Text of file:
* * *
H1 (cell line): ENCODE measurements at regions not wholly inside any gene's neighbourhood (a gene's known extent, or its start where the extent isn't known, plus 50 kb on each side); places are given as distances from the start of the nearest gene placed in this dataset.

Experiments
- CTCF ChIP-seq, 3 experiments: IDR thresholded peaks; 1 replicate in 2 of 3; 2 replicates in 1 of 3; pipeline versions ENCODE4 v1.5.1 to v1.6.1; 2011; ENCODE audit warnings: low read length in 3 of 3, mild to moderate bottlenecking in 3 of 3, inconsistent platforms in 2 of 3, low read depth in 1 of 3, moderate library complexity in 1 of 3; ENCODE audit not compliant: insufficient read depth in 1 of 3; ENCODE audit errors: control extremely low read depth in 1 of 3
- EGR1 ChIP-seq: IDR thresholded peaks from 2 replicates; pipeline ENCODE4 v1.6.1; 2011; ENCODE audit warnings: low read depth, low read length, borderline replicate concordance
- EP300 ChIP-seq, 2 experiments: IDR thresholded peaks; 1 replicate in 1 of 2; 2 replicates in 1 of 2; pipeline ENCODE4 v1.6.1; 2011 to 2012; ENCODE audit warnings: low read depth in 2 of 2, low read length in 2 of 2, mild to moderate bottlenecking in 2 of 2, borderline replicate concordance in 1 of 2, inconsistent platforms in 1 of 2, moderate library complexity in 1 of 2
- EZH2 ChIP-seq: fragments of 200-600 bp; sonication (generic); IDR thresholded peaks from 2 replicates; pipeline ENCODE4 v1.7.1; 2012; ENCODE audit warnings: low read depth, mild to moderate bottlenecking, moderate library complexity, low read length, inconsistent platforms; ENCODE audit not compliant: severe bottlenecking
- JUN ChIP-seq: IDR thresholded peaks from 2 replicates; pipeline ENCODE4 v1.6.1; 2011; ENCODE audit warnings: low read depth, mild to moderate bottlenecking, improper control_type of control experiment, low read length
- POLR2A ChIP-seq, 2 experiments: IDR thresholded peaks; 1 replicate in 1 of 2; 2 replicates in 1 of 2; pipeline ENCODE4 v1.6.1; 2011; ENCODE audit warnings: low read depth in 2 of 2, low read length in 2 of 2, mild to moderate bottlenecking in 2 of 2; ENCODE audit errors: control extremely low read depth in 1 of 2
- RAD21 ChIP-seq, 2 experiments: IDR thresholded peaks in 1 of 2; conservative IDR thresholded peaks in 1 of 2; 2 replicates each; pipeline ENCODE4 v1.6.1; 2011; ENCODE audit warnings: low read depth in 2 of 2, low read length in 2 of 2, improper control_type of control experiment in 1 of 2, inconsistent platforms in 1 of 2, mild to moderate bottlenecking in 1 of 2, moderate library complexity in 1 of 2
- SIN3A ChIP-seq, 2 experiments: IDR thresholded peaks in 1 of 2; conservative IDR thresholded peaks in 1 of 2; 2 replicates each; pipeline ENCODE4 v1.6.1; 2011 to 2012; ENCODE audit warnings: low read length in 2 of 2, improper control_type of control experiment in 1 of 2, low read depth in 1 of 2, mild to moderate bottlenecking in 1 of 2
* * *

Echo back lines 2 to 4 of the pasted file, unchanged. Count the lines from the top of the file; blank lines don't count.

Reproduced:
Experiments
- CTCF ChIP-seq, 3 experiments: IDR thresholded peaks; 1 replicate in 2 of 3; 2 replicates in 1 of 3; pipeline versions ENCODE4 v1.5.1 to v1.6.1; 2011; ENCODE audit warnings: low read length in 3 of 3, mild to moderate bottlenecking in 3 of 3, inconsistent platforms in 2 of 3, low read depth in 1 of 3, moderate library complexity in 1 of 3; ENCODE audit not compliant: insufficient read depth in 1 of 3; ENCODE audit errors: control extremely low read depth in 1 of 3
- EGR1 ChIP-seq: IDR thresholded peaks from 2 replicates; pipeline ENCODE4 v1.6.1; 2011; ENCODE audit warnings: low read depth, low read length, borderline replicate concordance